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get to know cloves, the down to earth aussie with the voice of an angel

From Melbourne's dive bars to wowing LA, Cloves is on a mission.

by Milly McMahon
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Jun 19 2015, 5:24pm

Kaity Dunstan, aka Cloves, is a seemingly regular, 19-year-old Australian singer songwriter. But with the release of her debut EP Xiii on Duly Noted Records due this August, she's destined for huge popularity. She might seem easy to gloss over as just another hot, young thing gifted with endless limbs, cascading hair and piercingly deep eyes, but when Kaity sings, her sound is mature far beyond her tender years. Singing for old men and barflies in dives around Melbourne, Kaity's melancholy and beautiful notes helped her rise up quickly from relative obscurity.

Her one-woman project, Cloves, has been received with resounding enthusiasm from LA to Paris. The label released her low-key, debut track Frail Love earlier this week. To write and record her forthcoming album, Kaity joined forces with producers Justin Parker (Lana Del Rey, Rihanna, and Sia's go-to guy) and Rich Cooper (who's worked with Tom Odell, and Mumford & Sons.) The trio's collaborative efforts are innocently intense tales of falling in love for the first time, losing it all, endeavoring to find peace, and ultimately strengthen a sense of self.

Capturing the fragile experience of not knowing anything and then feeling everything, Kaity's whisky-tinged tones ebb and flow. Inviting comparisons to a whole host of original female greats, Cloves spins spine-tingling tales, written in the lost and insecure moments of her bravest hour.

How did you come to develop your musical style?
My older sister and I started playing in Melbourne pubs together when I was around 13 and I definitely wasn't very good. Our dad would drive us to the venue and help us drag in PAs and guitars. We would play a set and be kicked out by 10pm because of how young I was. I always wanted to write my own album and perform live, I'm not really sure why. I just remember never wanting to get off the stage and everyone being drunk. The progression of the music has definitely been a long one. I always knew the music I wanted to make and could hear how I wanted it to sound in my head, it was just about working out how to get that across and finding the right people to enhance that.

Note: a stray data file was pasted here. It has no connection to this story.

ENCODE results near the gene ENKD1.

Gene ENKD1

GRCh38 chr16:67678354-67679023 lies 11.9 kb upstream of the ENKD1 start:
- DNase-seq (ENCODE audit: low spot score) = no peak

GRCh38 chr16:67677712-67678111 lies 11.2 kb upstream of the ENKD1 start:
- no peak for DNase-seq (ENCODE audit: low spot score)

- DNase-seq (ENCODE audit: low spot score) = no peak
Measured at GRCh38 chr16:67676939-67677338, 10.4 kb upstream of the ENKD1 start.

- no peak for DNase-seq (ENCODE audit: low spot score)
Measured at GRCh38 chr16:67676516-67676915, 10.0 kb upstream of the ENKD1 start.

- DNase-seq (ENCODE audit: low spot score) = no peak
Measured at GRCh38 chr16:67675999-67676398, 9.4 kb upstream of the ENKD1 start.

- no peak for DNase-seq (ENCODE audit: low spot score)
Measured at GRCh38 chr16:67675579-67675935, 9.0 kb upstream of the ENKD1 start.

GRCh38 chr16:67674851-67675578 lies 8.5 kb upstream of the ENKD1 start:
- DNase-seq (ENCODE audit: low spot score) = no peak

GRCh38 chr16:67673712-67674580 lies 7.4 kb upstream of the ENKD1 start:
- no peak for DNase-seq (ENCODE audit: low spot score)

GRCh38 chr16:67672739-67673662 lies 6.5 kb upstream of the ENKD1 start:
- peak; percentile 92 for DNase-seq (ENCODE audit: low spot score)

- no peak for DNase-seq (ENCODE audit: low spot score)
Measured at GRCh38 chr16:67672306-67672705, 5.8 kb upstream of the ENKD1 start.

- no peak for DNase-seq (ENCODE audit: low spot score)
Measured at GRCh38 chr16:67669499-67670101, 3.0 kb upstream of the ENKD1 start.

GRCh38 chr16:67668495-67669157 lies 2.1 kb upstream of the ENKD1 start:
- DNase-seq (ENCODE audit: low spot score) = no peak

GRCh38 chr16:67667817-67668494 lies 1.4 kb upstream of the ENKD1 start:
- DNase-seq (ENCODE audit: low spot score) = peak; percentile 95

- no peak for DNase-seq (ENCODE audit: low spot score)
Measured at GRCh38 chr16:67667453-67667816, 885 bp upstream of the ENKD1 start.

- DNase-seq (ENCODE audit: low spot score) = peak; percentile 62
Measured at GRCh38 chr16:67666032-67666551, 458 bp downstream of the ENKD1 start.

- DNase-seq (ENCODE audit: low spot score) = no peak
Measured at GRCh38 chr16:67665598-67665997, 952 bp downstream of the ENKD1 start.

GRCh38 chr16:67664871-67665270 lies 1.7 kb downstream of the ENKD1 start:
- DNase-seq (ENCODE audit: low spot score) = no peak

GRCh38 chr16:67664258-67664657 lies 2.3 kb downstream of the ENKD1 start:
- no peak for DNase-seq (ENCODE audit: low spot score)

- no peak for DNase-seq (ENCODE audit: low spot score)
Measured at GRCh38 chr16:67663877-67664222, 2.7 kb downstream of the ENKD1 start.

How has the reflective process of writing such emotional material changed your perspective on life?
If I read over my songs now compared to three years ago, there's massive growth as a person and a writer. A lot of the time my songs are based on relationships; whether romantic or friendships, they've taught me to appreciate the people closest to me. I think my album isn't just autobiographical but it's also observational. It's centred around learning lessons about relationships, romantic or not, and the make-or-break moments within. It's kind of a journey of self-loathing to--hopefully--healing, but I haven't written that part yet.

Is there a specific person, moment or an enduring feeling that you channel or express through the music?
I think subconsciously there always is, but really it depends on what's going on with me. Sometimes I'll have a very clear intention of something I need to write and it all comes together pretty quickly. Other times it'll be just because I enjoy writing. I'll start by humming along to a couple of different chord progressions, then I'll just mumble together a few words from the melody and go from there. Usually looking back over the lyrics I find an underlining meaning to the song.

Which artists have helped shaped your perspective?
Growing up, I was always obsessed with voices with unique tones. I always found vocals the most captivating part of a song. It's artists like Amy Winehouse, Etta James and Eva Cassidy whose voices I idolized for having that thing nobody else had: something honest and raw. At the moment, I'm currently falling in love with Fiona Apple's lyrics again, and I would've loved to just sit next to Amy Winehouse and watch her sing-- she's too majestic.

You've worked with Justin Parker--who's produced for Lana Del Rey, Rihanna and Sia--on the album. What is he like to work with in the studio?
Justin and I were set up through our managers. We liked each other's music so Justin, Rich Cooper and I got in a studio together and it just worked. We wrote Frail Love in the first day we were in and the second track of the EP the next session. In the studio, Justin is the perfect balance of honesty and bluntness, along with being caring and sensitive. I think it brings out the best in my writing because he will constantly push until something is great.

Unfortunately, image in music is a central focus for female artists. Have you experienced such shallow critiques?
I have definitely experienced the lazy critiques and comparisons constantly made about female artists, often dumbing our work down to just appearances. I feel no need to accommodate myself and to be apart of any certain style or merciless moulding. Some days, I love clothes. Others, I can't be fucked to put on a t-shirt under my hoodie. I just dress for my personality on that day and unfortunately for those around me, it changes. Honestly, does it really matter? Maybe you love fashion and want to put a lot of effort in or maybe you like to wear your matching purple tracksuit for the day. Just wear whatever you feel the best version of yourself in.

Credits


Text Milly McMahon
Photography Nik Hartley
Styling Jeanie Annan-Lewin
Hair Hiroshi
Make-up Ann Sophie Costa
Post-production Retouch & Cake.

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cloves
Milly McMahon